Federal judge overrules Texas ban on late-term abortion method

Chase Karacostas

Lee Yeakel, a U.S. District Court Judge, issued a final injunction last week against Senate Bill 8, which would have almost completely banned dilation and evacuation, the most common second-trimester abortion method.

Passed during Texas’ summer special legislative session, the bill included an amendment banning this abortion procedure. Yeakel’s decision came two weeks after the end of a five-day trial on the bill’s constitutionality.

“(This) decision affirms what we already know — that politics should never tie the hands of doctors or bar women from safe medical care,” said Cecile Richards, president of Planned Parenthood Federation of America and one of the plaintiffs in the case, in a press release. “We’re grateful today’s decision will safeguard our patients’ access to safe, legal abortion in Texas and every person’s right to make their own pregnancy decisions.”

In this procedure, a doctor surgically removes fetal tissue, and SB 8 only allows it to occur if the fetus is deceased. Critics of the procedure have called it “dismemberment abortion” because of the way the fetal tissue is removed.

In response to the ban being struck down, Texas Attorney General Ken Paxton immediately filed an appeal of the decision with the U.S. 5th Circuit Court of Appeals.

“Through extraordinary evidence and expert witness testimony, we established that Senate Bill 8 is lawful, treats the unborn with dignity and respect and protects the integrity of the medical profession,” Paxton said in a press release. “We will defend Senate Bill 8 all the way to the U.S. Supreme Court, if necessary.”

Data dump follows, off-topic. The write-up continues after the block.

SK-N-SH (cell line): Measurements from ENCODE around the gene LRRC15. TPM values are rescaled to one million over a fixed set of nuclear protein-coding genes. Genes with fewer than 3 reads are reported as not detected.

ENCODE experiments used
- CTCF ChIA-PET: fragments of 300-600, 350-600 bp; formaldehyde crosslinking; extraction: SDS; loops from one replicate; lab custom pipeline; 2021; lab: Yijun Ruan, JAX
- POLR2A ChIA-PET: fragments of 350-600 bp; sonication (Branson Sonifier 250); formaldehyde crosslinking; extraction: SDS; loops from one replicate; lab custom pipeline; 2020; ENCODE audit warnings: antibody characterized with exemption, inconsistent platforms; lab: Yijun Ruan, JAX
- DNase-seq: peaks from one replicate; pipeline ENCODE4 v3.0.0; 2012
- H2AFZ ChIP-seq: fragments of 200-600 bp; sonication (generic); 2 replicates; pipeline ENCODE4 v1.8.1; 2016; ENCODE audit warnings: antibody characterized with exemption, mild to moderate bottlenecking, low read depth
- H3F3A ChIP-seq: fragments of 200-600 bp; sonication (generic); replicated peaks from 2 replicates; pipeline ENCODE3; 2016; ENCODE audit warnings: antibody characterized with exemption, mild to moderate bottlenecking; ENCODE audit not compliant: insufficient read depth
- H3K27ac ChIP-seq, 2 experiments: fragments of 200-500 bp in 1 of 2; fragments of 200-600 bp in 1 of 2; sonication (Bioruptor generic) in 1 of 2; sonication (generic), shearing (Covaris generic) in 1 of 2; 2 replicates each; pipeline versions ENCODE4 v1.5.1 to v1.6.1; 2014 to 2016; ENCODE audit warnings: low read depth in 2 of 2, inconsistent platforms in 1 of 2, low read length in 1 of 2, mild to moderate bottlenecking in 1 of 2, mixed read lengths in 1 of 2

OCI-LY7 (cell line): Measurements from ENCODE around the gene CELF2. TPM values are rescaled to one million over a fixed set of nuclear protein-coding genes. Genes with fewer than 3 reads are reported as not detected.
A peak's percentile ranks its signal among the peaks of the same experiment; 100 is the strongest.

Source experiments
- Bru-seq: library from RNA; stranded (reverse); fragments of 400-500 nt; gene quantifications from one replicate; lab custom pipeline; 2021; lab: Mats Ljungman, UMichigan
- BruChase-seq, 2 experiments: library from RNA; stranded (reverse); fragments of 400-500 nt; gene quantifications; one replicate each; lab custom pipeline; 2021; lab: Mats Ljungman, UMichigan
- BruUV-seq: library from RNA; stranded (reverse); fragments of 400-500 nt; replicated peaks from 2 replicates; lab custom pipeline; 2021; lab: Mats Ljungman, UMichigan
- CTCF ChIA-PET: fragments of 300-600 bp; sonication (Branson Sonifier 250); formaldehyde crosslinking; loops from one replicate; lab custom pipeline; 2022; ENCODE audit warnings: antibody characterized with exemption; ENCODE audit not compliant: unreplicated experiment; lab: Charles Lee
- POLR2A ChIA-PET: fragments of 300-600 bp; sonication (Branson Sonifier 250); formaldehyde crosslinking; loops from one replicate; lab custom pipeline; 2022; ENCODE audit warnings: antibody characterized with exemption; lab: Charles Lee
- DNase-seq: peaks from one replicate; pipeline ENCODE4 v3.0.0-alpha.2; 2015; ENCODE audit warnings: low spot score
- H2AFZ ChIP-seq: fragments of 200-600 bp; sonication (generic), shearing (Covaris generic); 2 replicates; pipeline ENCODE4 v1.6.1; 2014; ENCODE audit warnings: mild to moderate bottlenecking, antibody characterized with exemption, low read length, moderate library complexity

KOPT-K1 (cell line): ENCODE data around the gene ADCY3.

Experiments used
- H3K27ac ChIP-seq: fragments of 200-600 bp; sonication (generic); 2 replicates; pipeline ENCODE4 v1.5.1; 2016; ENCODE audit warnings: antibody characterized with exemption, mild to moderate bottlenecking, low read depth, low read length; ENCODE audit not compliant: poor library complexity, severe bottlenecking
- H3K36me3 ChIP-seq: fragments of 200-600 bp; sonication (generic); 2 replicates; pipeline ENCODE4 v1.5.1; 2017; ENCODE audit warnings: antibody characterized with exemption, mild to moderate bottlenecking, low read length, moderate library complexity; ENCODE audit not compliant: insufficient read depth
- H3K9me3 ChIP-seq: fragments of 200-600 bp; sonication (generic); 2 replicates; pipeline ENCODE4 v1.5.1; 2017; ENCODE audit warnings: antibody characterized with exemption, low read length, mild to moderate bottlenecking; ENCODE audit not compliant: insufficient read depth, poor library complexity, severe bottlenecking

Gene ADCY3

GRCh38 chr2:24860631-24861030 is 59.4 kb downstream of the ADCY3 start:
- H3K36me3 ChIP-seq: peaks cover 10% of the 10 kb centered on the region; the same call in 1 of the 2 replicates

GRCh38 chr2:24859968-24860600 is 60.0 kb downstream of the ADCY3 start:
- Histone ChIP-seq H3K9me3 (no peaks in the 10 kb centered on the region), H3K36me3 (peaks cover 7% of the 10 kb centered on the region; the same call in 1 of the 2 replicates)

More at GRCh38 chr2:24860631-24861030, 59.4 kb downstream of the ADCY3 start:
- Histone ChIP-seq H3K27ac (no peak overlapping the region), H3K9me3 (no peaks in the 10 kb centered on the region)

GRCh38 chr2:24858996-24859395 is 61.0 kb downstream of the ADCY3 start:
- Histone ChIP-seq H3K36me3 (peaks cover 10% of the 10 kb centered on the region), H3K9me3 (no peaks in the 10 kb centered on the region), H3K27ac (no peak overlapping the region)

Soon after the bill’s signing by Gov. Greg Abbott in July, Whole Woman’s Health, Planned Parenthood of America and others sued the state to prevent the bill from going into effect on Sept. 1.

During the trial, Paxton argued the bill did not actually ban the procedure, but instead ensures the unborn fetus is treated humanely. There are methods to cause fetal demise prior to the procedure, but the plaintiffs said they do not always work and put the physician conducting the procedure at risk of criminal penalties.

Paige Kubenka, vice president of Texas Students for Life, said while Yeakel’s decision was disappointing, it was to be expected.

“We had heard that (Yeakel) supports abortion often, so we weren’t really surprised,” said Kubenka, rhetoric and writing sophomore. “I’m pretty hopeful that it will survive the next round of appeals, just going with precedent that has been set with other cases.”

Blake Rocap, legislative counsel for NARAL Pro-Choice Texas, said his organization was glad to see the bill knocked down. Rocap said SB 8 represented the state unnecessarily inserting itself between patients and their physicians.  

“It’s dangerous for the state to intercede in both that physician-patient relationship and to compromise the physician’s best judgment by imposing unnecessary, arbitrary and dangerous restrictions on their practice of medicine,” Rocap said.

Going into the appeals process, Rocap said they are concerned that the bill might survive the 5th Circuit, which he said is known for its conservatism in abortion rights. Previously, the court upheld a Texas law that would have forced most Texas clinics offering abortions to shut down. The law was later struck down by the U.S. Supreme Court.

“There’s certainly a worry that … the 5th Circuit will try to adopt their own or a new standard,” Rocap said.